It has been a while since my last post, and while I have a lot to write about related to my recent medical experiences, today is a historic day that I want to embrace. Today the Supreme Court released a landmark ruling legalizing same-sex marriage throughout the United States!!!
I remember almost 2 years ago as I traveled through Taipei to Indonesia to begin my journey abroad. The moment I landed on foreign soil, I rushed to the internet terminal to see whether a decision had been reached on Prop8 and DOMA. I remember reading the great news and embracing my new friend, and now basically adopted older sister, Tamara. While a sweeping decision had not been reached, progress towards greater equality in the United States had been made. It was an odd moment, one filled with mixed emotions. As my rights expanded back home, I was moving to a country and culture where these same rights were significantly restricted.
Over my time abroad in Indonesia, it seemed like every week marriage equality was expanding throughout the United States. I felt joy, but also a huge disconnect as I navigated living in a culture where being gay is heavily stigmatized. I began to recognize my immense privilege as my rights expanded while those of my Indonesian friends continued to be limited. Living abroad made me appreciate the privilege I have as a white cis-gender American, but also taught me a valuable lesson that legality does not always equate to equality.
Don’t get me wrong, I am ecstatic over the Supreme Court’s ruling today. I am overwhelmed by how much the social landscape has shifted in the U.S. over such a relatively short amount of time. I am also grateful to all of the advocates over the decades who have fought so hard for my and future generations to have greater equality. But I also realize that so many people throughout the world live in a system and culture where their rights are restricted simply because of who they are. I also know that while same-sex marriage is a huge step in the right direction in the United States, it is only a step, and not actually full equality. Issues of discrimination, particularly towards LGBTQ people of color, are pervasive throughout the country.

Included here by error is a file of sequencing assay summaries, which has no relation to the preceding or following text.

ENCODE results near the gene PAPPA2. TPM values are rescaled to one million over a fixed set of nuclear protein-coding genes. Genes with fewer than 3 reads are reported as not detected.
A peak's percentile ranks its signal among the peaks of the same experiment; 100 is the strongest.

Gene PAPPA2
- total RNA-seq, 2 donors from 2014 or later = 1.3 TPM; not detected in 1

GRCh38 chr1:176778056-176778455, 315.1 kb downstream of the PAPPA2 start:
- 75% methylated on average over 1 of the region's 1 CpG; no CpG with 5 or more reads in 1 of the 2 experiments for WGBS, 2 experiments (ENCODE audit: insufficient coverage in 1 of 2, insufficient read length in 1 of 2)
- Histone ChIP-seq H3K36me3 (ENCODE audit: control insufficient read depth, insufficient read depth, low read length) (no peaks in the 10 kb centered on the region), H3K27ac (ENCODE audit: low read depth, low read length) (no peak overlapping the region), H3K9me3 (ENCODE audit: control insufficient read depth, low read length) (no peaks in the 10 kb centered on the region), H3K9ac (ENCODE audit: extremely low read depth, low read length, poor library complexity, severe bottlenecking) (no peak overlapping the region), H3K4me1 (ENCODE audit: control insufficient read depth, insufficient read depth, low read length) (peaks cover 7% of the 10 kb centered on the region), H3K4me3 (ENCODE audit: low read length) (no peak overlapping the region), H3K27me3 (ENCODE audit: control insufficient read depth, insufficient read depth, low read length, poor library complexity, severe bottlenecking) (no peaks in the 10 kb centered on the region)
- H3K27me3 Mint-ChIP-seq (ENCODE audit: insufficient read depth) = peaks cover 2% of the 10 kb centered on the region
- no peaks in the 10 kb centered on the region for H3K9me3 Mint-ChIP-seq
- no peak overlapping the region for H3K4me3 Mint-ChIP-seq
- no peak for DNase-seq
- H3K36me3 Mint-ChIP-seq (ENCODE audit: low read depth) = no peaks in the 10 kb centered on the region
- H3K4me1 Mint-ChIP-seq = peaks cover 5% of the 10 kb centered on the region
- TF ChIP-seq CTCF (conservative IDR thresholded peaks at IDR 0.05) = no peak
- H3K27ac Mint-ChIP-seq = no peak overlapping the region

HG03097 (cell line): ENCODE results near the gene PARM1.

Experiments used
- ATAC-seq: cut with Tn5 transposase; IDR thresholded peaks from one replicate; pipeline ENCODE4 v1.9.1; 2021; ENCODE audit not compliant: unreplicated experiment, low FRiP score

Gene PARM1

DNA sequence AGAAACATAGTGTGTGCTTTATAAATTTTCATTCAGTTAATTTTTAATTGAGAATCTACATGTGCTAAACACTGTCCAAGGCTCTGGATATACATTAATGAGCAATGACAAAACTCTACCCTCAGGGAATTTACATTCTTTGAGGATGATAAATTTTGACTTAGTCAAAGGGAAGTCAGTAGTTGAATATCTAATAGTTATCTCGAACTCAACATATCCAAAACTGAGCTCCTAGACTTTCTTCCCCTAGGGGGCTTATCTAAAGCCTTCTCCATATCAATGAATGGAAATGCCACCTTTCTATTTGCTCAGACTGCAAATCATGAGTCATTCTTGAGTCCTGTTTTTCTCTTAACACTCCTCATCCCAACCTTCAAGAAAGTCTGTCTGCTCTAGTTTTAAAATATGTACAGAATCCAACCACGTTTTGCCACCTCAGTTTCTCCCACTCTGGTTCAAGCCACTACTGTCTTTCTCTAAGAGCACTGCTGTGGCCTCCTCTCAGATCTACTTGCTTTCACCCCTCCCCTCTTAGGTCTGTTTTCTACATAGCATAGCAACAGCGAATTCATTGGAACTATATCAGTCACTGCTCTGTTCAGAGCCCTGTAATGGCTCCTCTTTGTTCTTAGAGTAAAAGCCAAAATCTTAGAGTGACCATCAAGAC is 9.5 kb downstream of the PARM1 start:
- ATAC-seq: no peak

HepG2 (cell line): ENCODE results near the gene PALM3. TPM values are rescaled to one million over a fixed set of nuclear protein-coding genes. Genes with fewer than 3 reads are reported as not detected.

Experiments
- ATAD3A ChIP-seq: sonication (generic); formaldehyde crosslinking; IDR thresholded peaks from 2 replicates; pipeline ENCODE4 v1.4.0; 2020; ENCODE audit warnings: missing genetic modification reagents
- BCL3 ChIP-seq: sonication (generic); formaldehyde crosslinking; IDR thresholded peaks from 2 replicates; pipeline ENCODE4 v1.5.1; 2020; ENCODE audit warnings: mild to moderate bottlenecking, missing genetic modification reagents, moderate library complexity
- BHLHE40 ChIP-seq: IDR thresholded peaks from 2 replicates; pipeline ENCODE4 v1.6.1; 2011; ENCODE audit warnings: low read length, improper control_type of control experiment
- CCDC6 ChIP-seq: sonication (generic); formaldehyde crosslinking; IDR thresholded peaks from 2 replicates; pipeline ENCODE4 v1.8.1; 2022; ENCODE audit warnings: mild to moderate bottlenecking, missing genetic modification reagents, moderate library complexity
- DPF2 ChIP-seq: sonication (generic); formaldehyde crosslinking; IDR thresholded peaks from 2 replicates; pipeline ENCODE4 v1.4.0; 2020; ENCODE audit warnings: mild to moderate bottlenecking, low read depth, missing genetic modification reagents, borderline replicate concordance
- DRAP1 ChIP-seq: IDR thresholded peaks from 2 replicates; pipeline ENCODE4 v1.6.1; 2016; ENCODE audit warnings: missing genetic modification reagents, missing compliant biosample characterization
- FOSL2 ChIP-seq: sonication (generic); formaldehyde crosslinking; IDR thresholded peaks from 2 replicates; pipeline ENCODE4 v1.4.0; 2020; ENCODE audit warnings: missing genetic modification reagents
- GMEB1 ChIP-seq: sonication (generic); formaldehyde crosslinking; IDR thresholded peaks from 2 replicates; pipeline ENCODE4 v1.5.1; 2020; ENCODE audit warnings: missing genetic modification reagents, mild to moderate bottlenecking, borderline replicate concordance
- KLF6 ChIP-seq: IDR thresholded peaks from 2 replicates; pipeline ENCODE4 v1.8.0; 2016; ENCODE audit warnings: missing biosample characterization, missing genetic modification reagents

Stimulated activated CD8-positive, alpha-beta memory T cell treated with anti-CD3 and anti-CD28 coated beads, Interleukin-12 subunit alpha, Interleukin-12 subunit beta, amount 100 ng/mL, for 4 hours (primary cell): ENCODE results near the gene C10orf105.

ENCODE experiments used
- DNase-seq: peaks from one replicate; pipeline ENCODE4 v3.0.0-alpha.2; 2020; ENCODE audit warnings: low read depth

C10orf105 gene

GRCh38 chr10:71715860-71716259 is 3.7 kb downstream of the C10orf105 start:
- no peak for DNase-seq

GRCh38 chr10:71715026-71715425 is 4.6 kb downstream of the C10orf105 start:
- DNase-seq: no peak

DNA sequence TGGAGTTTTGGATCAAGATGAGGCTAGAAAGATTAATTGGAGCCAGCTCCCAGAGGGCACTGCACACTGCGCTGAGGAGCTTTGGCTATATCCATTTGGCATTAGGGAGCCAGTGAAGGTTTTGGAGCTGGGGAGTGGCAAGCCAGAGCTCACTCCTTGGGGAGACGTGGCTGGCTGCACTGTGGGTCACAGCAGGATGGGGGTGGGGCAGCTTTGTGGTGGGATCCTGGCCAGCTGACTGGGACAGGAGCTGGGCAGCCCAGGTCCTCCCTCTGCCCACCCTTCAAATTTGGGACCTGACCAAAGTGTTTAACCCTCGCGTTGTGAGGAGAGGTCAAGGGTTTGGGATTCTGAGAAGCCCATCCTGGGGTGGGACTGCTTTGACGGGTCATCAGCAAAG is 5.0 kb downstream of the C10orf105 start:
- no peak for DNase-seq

Why am I writing all of this on my blog, in such a public format? Many people know that I’m gay, but many are also not aware because I have never felt the need to actively come out to every person I know. I did not think I would make it so public through a format like this, but today is a day I’ll remember forever, and hope to tell my kids about. I have written several times on my blog how throughout my recent medical challenges, being vulnerable and embracing authenticity has not only been so relieving, but has been one of the most helpful ways for me to move forward. Through my experience with cancer I have realized the fragility of life, and thus how important it is to live true to myself. The authenticity though that I have been able to communicate through this blog and live in my day to day life is an immense privilege.
So many people throughout the world, (…and even with today’s Supreme Court decision), so many people throughout the United States, do not have the ability to fully embrace their authentic selves. That is why I feel the need to write this. I believe my privilege comes with a responsibility to embrace my own identity as well as advocate for those who cannot. The sad reality is that I have this privilege simply because of where I was born. One of the greatest challenges facing humanity is the fact that the circumstance someone is born into is often a determinant of their equality and access to opportunity. As I will write in a future post, this does not only relate to identity and social acceptance, but is pervasive throughout many issues, especially access to healthcare.
So I am going to celebrate marriage equality in the U.S. tonight and dance off the immense joy that I feel. But at the same time, I am going to think about all of my friends and millions throughout the world, and in parts of the U.S., who do not yet get to experience this same joy.
The legality of same-sex marriage throughout the United States is an amazing, hard fought-for achievement, and is one worth celebrating. Love has won today, but still not for all…It is important to recognize that the movement for equality does not end here, but must continue to move forward not only in the U.S., but throughout the world.